Aerobic bacteria have the ability to consume much of the soluble suspended solids. They are able to remove these compounds at a rate 90 percent faster than anaerobic bacteria.[3] This means that treatment requires 90 percent less aerobic bacteria than anaerobic bacteria, or if you had an equivalent amount of anaerobic bacteria the aerobic bacteria would digest the organic matter 90 percent faster. Both aerobic and anaerobic bacteria consume different substrates than each other, thus both bacteria types are present to facilitate a facultative pond for greater efficiency.

Many of the suspended solids are in the form of proteins and carbohydratesW. The text beside of Figure 2 describes the compounds being consumed and discharged through oxidationW processes conducted by the microorganisms. Ammonia and amino acids are nitrogen based compounds, so that the aerobic bacteria most easily converts these complex compounds into nitratesW.[1] The nitrates produced and released into the water are harmless non-toxic compounds and promote algal growth. Organic compounds that contain phosphorus and sulfur can be converted into simpler compounds referred to as phosphates and sulfates, presented in Figure 2.

The equations to the right of Figure 2 expresses the main processes undergone by both anaerobic bacteria and aerobic bacteria. Anaerobic bacteria goes through a two staged process to consume organic matter. The first stage is referred to as acid fermentation, which is the breakdown of complex organic molecules into long chains of alcohols and organic acids (lactic acid, and many other carboxylW containing compounds). The next stage is called methane fermentation, which is when the alcohols are converted to gaseous methane and carbon dioxide (consumed in photosynthesis). Anaerobic processes also produce many other compounds, such as hydrogen sulfide, ammonia, mercaptansW, and carbon dioxide.[1] Only 20%-30% of the ammonia produced is released into the atmosphere as gas, and about 30% of all the effluent ultimately gets converted into methane gas.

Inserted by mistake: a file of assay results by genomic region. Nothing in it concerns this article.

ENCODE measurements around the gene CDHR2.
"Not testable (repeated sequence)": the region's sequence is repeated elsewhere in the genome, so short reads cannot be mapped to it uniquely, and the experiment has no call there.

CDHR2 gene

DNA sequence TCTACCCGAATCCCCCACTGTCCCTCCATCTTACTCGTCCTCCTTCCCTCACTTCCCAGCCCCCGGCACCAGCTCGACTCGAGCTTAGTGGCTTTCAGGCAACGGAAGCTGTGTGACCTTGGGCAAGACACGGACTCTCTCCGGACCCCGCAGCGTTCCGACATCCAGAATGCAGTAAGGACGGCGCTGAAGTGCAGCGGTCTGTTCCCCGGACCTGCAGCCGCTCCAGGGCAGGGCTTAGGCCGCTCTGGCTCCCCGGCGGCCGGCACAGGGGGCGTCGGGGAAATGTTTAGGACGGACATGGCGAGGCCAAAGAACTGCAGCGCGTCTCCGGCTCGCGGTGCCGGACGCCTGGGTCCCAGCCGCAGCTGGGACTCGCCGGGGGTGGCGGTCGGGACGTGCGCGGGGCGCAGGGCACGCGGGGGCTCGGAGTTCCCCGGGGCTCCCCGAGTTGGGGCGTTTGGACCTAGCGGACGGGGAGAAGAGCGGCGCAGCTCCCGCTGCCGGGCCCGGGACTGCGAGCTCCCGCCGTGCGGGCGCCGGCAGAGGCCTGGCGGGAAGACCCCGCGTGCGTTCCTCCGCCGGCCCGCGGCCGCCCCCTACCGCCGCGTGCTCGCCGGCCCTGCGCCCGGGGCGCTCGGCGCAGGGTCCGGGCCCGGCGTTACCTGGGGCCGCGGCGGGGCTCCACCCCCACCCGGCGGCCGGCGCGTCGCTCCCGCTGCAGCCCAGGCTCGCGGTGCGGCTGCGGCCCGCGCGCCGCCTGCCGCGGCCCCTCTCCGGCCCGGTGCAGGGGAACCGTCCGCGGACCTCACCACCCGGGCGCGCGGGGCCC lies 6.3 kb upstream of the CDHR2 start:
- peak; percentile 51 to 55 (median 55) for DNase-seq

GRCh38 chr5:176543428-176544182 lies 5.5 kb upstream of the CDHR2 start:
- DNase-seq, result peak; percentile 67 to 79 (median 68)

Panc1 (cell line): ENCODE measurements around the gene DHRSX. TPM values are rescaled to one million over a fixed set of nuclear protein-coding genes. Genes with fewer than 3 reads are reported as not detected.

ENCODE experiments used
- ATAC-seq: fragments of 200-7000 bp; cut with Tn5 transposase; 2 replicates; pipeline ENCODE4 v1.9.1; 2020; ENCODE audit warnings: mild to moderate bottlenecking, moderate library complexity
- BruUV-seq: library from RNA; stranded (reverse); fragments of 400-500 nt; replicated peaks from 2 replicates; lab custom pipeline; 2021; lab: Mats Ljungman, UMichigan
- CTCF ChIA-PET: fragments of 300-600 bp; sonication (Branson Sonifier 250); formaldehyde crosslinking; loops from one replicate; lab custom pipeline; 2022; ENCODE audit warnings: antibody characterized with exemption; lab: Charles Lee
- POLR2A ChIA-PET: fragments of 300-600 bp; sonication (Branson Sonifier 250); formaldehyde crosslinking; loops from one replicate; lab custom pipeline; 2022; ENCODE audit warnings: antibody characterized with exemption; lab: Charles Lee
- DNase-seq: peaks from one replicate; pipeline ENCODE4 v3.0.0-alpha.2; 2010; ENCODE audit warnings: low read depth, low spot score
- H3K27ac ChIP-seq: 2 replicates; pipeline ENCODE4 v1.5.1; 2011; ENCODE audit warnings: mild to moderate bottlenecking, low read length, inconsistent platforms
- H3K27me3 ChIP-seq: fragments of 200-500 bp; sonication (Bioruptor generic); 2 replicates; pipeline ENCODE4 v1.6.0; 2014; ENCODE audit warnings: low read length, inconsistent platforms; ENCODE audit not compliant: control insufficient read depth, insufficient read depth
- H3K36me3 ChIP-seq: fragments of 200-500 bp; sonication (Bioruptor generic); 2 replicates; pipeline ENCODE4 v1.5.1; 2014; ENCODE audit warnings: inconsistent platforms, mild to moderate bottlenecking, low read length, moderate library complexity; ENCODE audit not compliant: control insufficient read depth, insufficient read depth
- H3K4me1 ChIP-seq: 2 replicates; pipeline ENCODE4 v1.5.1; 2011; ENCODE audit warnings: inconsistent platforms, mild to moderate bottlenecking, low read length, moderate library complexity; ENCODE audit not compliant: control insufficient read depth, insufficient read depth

Arcata[edit | edit source]

Arcata's oxidation ponds were built in 1957 and have not been drained in their lifetime. It was separated into two ponds by a dike in 1986 one is 9.9 hectares and the other is 6.9 hectares.[2] Arcata's two oxidation ponds that while having the same depth (2m), vary in area. The decomposition of the variety of solids including soluble and insoluble, were evenly dispersed between both bodies of water resulting in a uniform mass to volume ratio. Pond one effectively removes 77 percent of organic wastes and pond two consumes about 79 percent. Table 1 quantifies the high removal efficiency of organic solids with a BOD of 2-300 mg/L. Average efficiencies reach along the lines of about 60% to 80%.[4]

Table 1 courtesy of Logan R. Olds.
Total Initial Mass(tons) Mean % Reduction Total Solids Remaining
Oxidation Pond One 229 tons 77% 51.1 tons
Oxidation Pond Two 113 tons 79% 25.2 tons

The efficiency was due to trenches put in place along the walls of the dike when the oxidation ponds were constructed in 1957. The trenches are unique to Arcata's oxidation ponds, which add an extra meter in depth to facilitate the growth of large amounts of anaerobic bacteria. The trench sites allow for a large accumulation and compaction of organic solids. The trench also acts as an anaerobic digestor within the facultative oxidation pond itself.[2]

References[edit | edit source]

  1. 1.0 1.1 1.2 1.3 1.4 1.5 1.6 McGraw Hill.
  2. 2.0 2.1 Logan R Olds. Cal Poly Humboldt: Arcata, CA 1996.
  1. Hamzeh Ramadan and Victor M. Ponce (2008). Design and Performance of Waste Stabilization Ponds. Version 080714. Retrieved Dec 06 2008.
  2. Anaerobic Organism (2008). Accessed Online Nov 14 2008.
  3. Norweco (2006). Norwalk Wastewater Equipment Company, Inc. Identification of Wastewater Bacteria. Retrieved Nov 14, 2008.
  4. IRC (2003). Waste stabilization ponds for wastewater treatment. IRC. Retrieved Dec 06 2008.
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Keywords arcata marsh
Authors Salvador gonzalez
License CC-BY-SA-3.0
Language English (en)
Related 0 subpages, 6 pages link here
Aliases User:Pingpong89, Arcata's Oxidation Ponds, Arcata's Oxidation Pond, Arcata's Marsh Oxidation Ponds
Impact 1,727 page views
Created October 2, 2008 by Salvador gonzalez
Modified May 23, 2024 by Kathy Nativi